When Adam Hastings deviated from the standard script that insists on focusing on one game at a time, to boldly assert that Glasgow Warriors were targeting 10 points from their two meetings with Edinburgh in December, his words were naturally seized upon by opposition head coach Richard Cockerill.

The young stand off was duly made to eat his words in the days that followed, his side failing to take so much as a losing bonus point from their two meetings with the men representing the city in which he grew up.

The 22-year-old, had more reason than most, then, to enjoy what has become a rare derby win for Glasgow and as he stood the other side of a glass door behind Cockerill as he addressed the media on Saturday evening Hastings savoured the moment, raising his arms theatrically in celebration.

“Personally, it was nice to get the monkey off my back,” he admitted.

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“I thought I lost that first game for us and played poorly over that Christmas period. It was really importance for me to get that win and me to go half decent.”

For all that Edinburgh’s victories either side of Christmas had ensured their retention of the 1872 Challenge Cup, the season’s third meeting between the neighbours had turned out to be the most important of them.

That, in turn, had made this an opportunity for the home side to start addressing long-standing failings, as a team that turns on the style when on top, but has too often failed when opponents have raised the intensity levels in matches that matter.

“That is what you play for,” said Hastings, who delivered six of the best on the night, hitting the target with every one of his shots at goal in registering 14 points in all.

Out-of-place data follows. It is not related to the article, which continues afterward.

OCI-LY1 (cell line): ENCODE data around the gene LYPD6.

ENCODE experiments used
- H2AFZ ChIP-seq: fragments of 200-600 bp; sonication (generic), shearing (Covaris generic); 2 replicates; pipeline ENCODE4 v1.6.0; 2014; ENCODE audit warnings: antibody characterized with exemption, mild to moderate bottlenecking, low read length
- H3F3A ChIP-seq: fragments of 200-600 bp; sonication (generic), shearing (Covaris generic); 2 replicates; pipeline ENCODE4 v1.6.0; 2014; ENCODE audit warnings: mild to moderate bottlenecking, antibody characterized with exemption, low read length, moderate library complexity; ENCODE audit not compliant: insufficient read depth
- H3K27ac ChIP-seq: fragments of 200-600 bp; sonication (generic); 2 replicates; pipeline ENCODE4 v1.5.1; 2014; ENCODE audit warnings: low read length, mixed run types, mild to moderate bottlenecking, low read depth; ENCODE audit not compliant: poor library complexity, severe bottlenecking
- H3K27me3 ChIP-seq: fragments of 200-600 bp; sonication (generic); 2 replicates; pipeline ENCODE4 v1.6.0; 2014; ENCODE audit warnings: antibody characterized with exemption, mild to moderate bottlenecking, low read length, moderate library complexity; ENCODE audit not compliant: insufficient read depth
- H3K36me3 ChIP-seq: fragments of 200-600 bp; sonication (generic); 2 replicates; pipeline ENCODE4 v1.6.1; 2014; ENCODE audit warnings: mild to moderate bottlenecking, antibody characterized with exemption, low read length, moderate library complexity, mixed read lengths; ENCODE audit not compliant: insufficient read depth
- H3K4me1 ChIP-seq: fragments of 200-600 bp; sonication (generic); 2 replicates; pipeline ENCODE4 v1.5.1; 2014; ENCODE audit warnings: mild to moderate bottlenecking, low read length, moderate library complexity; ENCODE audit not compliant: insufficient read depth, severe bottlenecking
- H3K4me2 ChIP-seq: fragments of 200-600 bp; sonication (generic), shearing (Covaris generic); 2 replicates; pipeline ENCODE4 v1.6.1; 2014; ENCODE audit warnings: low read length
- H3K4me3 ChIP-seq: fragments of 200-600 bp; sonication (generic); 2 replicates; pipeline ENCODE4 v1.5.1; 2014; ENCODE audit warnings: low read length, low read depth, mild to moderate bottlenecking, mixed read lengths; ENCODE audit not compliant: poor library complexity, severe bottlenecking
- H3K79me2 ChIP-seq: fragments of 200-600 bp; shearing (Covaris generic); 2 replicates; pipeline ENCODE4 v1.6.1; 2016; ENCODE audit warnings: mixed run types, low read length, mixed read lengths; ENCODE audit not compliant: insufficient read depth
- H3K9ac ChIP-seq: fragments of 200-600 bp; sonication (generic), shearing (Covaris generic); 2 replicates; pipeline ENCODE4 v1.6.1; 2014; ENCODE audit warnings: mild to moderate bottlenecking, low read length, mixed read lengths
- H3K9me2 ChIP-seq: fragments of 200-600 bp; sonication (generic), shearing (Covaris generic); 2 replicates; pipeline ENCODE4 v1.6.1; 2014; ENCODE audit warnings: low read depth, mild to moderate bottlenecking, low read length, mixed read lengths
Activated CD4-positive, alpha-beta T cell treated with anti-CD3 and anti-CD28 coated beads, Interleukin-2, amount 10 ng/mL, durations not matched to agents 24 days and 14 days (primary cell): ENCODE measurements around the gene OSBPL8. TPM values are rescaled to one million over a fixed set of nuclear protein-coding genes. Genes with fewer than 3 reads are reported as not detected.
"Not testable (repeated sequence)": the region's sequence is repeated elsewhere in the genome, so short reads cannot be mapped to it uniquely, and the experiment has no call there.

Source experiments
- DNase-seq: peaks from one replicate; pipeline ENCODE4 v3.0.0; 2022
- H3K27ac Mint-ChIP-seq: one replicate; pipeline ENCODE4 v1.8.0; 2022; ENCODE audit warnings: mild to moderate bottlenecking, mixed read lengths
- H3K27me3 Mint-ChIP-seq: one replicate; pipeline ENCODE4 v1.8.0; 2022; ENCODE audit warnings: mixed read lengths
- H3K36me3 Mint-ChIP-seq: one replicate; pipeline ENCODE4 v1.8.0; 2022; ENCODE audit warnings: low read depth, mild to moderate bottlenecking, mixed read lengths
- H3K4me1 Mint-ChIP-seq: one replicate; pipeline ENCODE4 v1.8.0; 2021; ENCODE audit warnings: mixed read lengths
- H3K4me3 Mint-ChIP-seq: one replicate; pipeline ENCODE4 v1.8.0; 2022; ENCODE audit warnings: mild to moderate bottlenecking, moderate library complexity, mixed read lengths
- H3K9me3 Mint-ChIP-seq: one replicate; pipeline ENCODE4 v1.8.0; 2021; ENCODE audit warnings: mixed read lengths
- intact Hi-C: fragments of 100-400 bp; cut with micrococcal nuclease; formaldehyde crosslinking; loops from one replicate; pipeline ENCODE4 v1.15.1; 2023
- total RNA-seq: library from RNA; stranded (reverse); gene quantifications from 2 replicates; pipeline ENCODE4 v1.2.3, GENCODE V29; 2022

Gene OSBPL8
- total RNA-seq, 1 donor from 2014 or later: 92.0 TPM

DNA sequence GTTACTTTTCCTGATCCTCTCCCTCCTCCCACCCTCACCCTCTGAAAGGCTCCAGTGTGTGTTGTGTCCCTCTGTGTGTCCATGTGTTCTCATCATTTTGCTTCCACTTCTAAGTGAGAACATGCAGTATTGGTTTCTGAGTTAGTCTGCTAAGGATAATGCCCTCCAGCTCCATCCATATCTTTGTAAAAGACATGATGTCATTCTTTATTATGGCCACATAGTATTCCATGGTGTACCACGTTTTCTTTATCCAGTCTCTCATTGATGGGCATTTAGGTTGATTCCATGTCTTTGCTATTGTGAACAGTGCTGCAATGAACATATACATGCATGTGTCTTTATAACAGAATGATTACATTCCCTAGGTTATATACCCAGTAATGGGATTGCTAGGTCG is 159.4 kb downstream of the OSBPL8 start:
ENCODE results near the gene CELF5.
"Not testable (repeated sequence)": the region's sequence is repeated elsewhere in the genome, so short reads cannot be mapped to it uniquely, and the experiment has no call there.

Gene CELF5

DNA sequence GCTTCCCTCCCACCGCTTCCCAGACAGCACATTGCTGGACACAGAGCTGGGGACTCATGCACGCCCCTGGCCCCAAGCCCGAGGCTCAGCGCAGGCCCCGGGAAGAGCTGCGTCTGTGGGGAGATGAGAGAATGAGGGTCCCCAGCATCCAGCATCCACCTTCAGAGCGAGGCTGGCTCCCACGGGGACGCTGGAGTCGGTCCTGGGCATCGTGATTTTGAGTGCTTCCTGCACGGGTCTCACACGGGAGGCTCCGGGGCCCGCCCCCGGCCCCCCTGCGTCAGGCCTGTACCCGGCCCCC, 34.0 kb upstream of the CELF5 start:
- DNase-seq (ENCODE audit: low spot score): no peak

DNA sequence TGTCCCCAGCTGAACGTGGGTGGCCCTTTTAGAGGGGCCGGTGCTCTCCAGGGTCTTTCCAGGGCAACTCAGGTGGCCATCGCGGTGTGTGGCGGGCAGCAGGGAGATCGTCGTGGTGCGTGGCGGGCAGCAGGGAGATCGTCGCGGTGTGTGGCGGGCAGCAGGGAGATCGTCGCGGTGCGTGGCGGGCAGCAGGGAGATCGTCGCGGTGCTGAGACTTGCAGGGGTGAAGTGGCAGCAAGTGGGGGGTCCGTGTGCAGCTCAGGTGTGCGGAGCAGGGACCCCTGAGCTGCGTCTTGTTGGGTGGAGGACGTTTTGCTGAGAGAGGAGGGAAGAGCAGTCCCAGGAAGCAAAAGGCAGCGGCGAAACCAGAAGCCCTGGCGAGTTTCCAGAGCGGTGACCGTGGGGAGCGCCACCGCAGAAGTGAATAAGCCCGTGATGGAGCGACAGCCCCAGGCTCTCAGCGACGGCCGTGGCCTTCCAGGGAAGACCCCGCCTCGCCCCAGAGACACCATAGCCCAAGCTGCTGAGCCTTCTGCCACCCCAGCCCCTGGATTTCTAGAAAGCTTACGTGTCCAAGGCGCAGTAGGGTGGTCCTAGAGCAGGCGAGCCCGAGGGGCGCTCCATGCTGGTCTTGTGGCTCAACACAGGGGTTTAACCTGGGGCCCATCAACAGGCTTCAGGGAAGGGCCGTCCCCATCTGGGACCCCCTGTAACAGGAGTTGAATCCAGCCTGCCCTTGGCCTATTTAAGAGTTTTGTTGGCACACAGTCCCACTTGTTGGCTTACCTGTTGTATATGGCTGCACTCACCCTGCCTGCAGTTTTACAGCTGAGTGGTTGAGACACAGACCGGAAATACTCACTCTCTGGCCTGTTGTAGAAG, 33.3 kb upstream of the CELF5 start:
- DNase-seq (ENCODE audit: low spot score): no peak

“You play for these big games. It is always pleasing to come out on top. They have beaten us twice this season and they are the only team to beat us at home, so that was a big scalp for us.

“The first two games maybe they wanted it more. This time you saw a team hungry for it.

“It was awesome. We were so pleased with the way we played when we had the ball and we took our chances very well.”

If there was a rashness to his comments in December, he is now able to acknowledge that Glasgow’s form was not good enough to justify them at the time, while suggesting that it is far better now.

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“We had look at those two earlier derby games and wanted 10 points and obviously it did not happen,” he said.

“We were not playing well at the time. In recent few weeks you have seen a squad that is hungry and that showed against Edinburgh.”

Heading into the play-offs the whole squad should now have learned enough of the dangers of hubris, those defeats by Edinburgh having been followed by another in their biggest match of the season at Saracens in the Champions Cup quarter-final.

Saturday’s victory may have been their eighth in a row in the Pro14, the previous two victories having brought a win over Ulster, whom they are likely to meet in the semi-final and at Leinster, who are expected to reach the final at Celtic Park, but Hastings claimed that there is no danger of them getting carried away this time around.

“The best thing about us right now is we are staying firmly grounded,” he asserted.

“We have had three massive wins now and every week we have said we have to do it again.

“That will be the mindset going forward. It is knockout now and we have a potential two more games and we are there.”

To that end there is a need to remain self-critical and a comprehensive as Saturday’s win was, he immediately identified areas for improvement, noting that: “At the start of the second half I think we could have held onto the ball a bit more and built pressure.

“Off the back of that we ended up defending for a long time, but it was pleasing that we kept them out for a large chunk of the game.”